Day Trips from Kyoto to Fukui Prefecture
I really don’t know why so many people completely ignore Fukui Prefecture. Probably because it’s not connected to the main Shinkansen line.
Ok, I’m guilty, too, as this was one of the last prefectures I ever visited, but there’s really so much to see!
41. Fukui City (1 h 30 mins away)
Fukui City is the capital of the prefecture and the starting point if you want to further explore the prefecture.
While there’s not that much to see, you still should know about it. For some of the other sights further down, you’ll have to transfer at Fukui Station anyway and if you have a bit of extra time, you could check out the nearby Fukui Castle Ruins (5 mins walk). Only the moat and the castle walls are left, though.
Nearby (10 mins walk) is the beautiful Japanese garden, Yokokan. You can get a combination ticket to also visit the Fukui City History Museum there.
42. Eiheiji Temple (2 h 20 mins away)
Eiheiji (永平寺) is located just outside of Fukui City in the mountains, surrounded by cedar trees. It’s one of the two head temples of Soto Zen Buddhism. The other one is Sojoji Temple (nowadays) in Yokohama.
Eiheiji is a large temple complex with over 70 buildings and structures.
It’s also a training monastery with around 200 monks and nuns. The typical training period for a priest there is 3 months – 2 years.
If visitors have Zen experience, they can participate in the training. However, you need to contact the temple in advance.
43. Katsuyama City (2 h 40 mins away)
I think Katsuyama City is mostly famous for the Fukui Prefectural Dinosaur Museum which is about 20 mins by bus from Echizen Katsuyama Station.
Needless to say that I went there to see Katsuyama Castle.
While it has no historical value as it was built in 1992, it’s apparently the tallest castle (57,5 m) in all of Japan. The outer appearance of the castle is pretty cool in my opinion. On six floors you can find a tea room, a library, an observation deck and also a huge museum displaying artefacts from up to 700 years ago.
At Seidaiji Temple you can admire Echizen Daibutsu which is actually taller than the Giant Buddha in Nara‘s Todaiji. As it was built in the late 80s, again there’s little historical value. However, the temple complex is really impressive and the surrounding landscape is stunning. It’s displayed on above photo. You can see Katsuyama Castle in the background as well.
Heisenji Temple is one of Japan’s most famous “kokedera” (moss temples). Another famous one is Saihoji Temple in Kyoto. Not only is the ground around the temple covered in moss, there are also lots of massive, old cedar trees. This is creating a magic atmosphere. Near the temple a hiking trail leads up to sacred Mt. Hakusan (2702 m).
Heisenji was a shooting location for the movie “Sakura saku” (2014).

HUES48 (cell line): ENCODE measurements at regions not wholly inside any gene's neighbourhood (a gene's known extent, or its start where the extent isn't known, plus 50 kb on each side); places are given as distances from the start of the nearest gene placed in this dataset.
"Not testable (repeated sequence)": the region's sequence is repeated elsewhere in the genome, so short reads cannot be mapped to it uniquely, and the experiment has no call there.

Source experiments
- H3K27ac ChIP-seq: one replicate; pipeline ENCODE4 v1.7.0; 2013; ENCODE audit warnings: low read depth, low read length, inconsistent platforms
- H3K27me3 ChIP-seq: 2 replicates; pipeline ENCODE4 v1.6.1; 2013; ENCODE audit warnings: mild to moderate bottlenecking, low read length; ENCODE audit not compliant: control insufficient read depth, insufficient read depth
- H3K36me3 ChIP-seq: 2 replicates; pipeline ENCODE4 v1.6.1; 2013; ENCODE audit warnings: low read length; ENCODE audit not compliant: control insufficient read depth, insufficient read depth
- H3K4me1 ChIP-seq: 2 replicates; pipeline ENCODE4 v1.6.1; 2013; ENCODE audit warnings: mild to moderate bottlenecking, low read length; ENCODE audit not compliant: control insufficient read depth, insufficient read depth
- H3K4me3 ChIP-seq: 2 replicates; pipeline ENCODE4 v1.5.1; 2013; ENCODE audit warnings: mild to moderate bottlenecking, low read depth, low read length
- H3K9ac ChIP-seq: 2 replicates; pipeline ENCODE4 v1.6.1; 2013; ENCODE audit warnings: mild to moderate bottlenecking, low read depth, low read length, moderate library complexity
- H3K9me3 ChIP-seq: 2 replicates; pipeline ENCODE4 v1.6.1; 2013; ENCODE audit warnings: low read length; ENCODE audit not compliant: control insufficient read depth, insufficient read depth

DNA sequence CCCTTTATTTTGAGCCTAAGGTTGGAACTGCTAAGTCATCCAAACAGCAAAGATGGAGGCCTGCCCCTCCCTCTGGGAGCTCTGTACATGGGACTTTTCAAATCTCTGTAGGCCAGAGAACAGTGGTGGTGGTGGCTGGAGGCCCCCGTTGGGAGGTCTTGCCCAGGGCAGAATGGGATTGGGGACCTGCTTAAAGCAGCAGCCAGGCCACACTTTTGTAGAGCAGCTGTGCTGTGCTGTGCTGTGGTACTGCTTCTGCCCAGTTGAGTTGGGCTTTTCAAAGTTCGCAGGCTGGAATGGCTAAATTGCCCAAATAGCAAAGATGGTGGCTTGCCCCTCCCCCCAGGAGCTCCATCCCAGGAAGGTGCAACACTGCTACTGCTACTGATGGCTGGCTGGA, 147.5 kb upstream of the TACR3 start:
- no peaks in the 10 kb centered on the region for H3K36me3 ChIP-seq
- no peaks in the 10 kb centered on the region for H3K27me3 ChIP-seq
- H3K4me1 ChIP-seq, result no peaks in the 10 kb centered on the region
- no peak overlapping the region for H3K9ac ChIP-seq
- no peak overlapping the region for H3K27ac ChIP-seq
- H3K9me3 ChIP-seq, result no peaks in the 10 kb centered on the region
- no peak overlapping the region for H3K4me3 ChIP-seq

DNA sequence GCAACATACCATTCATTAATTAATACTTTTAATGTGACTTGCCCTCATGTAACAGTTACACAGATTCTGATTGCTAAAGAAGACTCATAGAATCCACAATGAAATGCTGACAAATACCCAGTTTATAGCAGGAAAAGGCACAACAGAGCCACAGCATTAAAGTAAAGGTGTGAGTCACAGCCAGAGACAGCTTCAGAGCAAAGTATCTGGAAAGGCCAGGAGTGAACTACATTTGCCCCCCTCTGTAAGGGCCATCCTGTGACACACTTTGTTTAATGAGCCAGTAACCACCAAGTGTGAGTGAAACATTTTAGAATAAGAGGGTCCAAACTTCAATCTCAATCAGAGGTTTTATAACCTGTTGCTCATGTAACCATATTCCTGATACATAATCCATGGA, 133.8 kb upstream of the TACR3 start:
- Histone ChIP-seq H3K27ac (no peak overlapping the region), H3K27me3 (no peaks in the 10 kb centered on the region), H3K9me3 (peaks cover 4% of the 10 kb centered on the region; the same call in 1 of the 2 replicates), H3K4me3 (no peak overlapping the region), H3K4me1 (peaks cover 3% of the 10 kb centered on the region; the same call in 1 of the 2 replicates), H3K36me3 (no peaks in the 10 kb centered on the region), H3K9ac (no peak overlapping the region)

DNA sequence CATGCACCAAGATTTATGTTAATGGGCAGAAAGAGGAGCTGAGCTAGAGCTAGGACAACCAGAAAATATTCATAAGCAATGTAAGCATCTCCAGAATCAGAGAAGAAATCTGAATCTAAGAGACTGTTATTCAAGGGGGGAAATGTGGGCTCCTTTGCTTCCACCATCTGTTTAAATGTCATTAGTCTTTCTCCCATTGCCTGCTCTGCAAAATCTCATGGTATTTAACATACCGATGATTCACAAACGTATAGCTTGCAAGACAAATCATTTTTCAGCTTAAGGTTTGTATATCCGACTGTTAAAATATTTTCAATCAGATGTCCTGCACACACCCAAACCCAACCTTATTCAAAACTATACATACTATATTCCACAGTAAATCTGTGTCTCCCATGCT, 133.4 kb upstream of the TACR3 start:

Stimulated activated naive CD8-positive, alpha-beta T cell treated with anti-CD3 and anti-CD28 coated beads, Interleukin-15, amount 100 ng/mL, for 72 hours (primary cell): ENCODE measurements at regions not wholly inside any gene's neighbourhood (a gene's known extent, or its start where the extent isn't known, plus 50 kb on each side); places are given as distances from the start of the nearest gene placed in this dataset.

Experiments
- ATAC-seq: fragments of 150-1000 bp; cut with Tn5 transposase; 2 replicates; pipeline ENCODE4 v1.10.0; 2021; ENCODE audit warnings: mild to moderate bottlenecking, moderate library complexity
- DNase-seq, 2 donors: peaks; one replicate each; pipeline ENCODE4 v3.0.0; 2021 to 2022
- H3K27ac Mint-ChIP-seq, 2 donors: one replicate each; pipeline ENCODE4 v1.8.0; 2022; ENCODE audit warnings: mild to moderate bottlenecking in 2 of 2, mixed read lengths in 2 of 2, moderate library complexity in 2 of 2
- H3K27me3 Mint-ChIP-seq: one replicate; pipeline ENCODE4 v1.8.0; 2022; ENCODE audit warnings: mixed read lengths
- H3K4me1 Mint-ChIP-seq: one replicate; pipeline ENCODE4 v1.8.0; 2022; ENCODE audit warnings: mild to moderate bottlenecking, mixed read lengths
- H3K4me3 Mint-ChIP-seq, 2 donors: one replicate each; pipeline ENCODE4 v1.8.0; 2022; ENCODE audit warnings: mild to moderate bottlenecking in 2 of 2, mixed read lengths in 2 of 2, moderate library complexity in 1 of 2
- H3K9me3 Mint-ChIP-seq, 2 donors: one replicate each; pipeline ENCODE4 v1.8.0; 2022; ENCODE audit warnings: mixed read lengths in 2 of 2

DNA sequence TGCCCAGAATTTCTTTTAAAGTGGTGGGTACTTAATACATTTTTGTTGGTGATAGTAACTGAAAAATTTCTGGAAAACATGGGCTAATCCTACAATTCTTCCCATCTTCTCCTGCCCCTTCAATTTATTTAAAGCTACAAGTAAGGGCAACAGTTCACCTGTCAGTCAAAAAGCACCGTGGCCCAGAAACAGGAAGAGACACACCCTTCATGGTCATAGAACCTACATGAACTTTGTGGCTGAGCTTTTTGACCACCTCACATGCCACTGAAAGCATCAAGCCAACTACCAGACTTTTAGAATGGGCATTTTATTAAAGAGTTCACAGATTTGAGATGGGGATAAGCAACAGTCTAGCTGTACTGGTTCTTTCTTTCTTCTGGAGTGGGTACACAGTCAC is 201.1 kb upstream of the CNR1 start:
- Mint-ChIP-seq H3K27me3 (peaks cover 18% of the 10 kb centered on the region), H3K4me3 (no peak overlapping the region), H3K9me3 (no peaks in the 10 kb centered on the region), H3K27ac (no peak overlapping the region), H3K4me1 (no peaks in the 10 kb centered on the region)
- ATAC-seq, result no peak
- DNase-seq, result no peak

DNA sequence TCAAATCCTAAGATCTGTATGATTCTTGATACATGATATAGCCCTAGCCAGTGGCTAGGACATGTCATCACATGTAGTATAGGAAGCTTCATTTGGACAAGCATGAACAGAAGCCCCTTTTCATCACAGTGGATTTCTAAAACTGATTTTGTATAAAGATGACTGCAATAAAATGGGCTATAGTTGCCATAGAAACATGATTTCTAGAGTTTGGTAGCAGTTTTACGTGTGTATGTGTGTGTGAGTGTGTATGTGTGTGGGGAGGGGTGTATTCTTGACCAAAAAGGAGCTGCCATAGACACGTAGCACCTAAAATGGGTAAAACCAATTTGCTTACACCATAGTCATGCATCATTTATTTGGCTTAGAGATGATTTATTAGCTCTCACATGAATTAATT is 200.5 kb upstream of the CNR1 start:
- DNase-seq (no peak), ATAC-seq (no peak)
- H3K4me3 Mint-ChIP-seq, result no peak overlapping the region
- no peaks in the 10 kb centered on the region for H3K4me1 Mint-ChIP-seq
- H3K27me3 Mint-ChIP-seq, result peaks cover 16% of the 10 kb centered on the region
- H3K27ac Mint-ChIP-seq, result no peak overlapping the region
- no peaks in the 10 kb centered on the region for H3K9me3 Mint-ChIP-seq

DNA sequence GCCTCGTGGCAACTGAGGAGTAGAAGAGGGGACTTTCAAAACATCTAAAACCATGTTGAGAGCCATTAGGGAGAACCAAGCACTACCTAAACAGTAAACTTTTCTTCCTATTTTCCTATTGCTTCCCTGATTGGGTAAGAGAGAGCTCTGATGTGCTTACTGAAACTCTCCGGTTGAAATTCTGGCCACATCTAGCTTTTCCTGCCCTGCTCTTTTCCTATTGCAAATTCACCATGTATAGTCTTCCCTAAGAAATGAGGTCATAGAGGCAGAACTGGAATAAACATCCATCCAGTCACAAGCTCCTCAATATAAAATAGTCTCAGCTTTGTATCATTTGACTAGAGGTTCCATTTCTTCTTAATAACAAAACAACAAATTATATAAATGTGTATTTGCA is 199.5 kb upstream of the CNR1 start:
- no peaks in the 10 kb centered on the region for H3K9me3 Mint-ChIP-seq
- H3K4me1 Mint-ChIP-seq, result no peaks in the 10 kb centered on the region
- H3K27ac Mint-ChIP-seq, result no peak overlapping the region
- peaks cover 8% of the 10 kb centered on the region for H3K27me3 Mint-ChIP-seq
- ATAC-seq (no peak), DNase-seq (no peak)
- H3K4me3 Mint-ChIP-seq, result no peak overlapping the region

44. Maruoka Castle (2 h away)
Maruoka Castle is yet another of the only 12 original castle keeps in Japan. Isn’t it amazing that you theoretically can visit a lot of them as a day trip from Kyoto?
Maruoka Castle is only about 12 km away from Fukui City. The castle was built in the late 16th century which makes it one of the oldest surviving castle in Japan. Thus it’s designated as an important cultural property.
In spring, the castle grounds are a very popular cherry blossom viewing spot.
45. Tsuruga City (1h 10 mins away)
Tsuruga City faces the Sea of Japan and offers beautiful landscape views.
Kehi Jingu Shrine (氣比神宮) has the third largest wooden torii in Japan (11 m). By the way, the world’s largest (non-wooden) shrine gate can be found at the original location of Kumano Hongu Taisha in Wakayama Prefecture (33 m).
Famous poet Matsuo Basho, visited this shrine in 1689. You can find his poems caved in stone there as well as a statue of him.
The shrine is also famous for its “power water“. In 702, when the shrine was founded, a sacred spring was there. The pure water is said to provide longevity and health.
At the foot of Kanegasaki Castle ruins you’ll find Kanegasaki Shrine, close to Tsuruga Bay. It’s only 2,5 km from Tsuruga Station. It’s a famous cherry blossom viewing spot and in April a flower exchange festival with the purpose of matchmaking is being held.
If you’re a fan of Leiji Matsumoto, then Tsuruga will not disappoint you. Along the so-called “Tsuruga Symbol Road” from Tsuruga Station to Kehi Shrine, you’ll find several bronze statues of characters from Galaxy Express 999 and Space Battleship Yamato.
If you want to enjoy beautiful scenery, I recommend “Kehi no Matsubara“. The color combination of blue ocean, white sand beach and green pine trees is a designated Site of Scenic Beauty.
Day Trips from Kyoto to Gifu Prefecture
Gifu Prefecture has so much to offer and I really love this prefecture.
However, most places are too far away from Kyoto to really make sense as a day trip which is why I only picked one option for now.
I’ll dedicate a whole post to Gifu Prefecture in the future, so look forward to that.
46. Mino Area (1-2 h away)
Gifu City is only 20 minutes from Nagoya and thus easily accessible.
The main attraction is probably Gifu Castle which is located on Mt. Kinka (300 m) from where you have a lovely view of Gifu City and the Nagara River. It was reconstructed in 1956, so the castle keep is relatively new.
From Gifu Park you can take the ropeway up to the castle, but before you do that, you might want to check out the sights within the park. The Nawa Insect Museum has a really impressive collection of insects. There’s also the Gifu City Museum of History.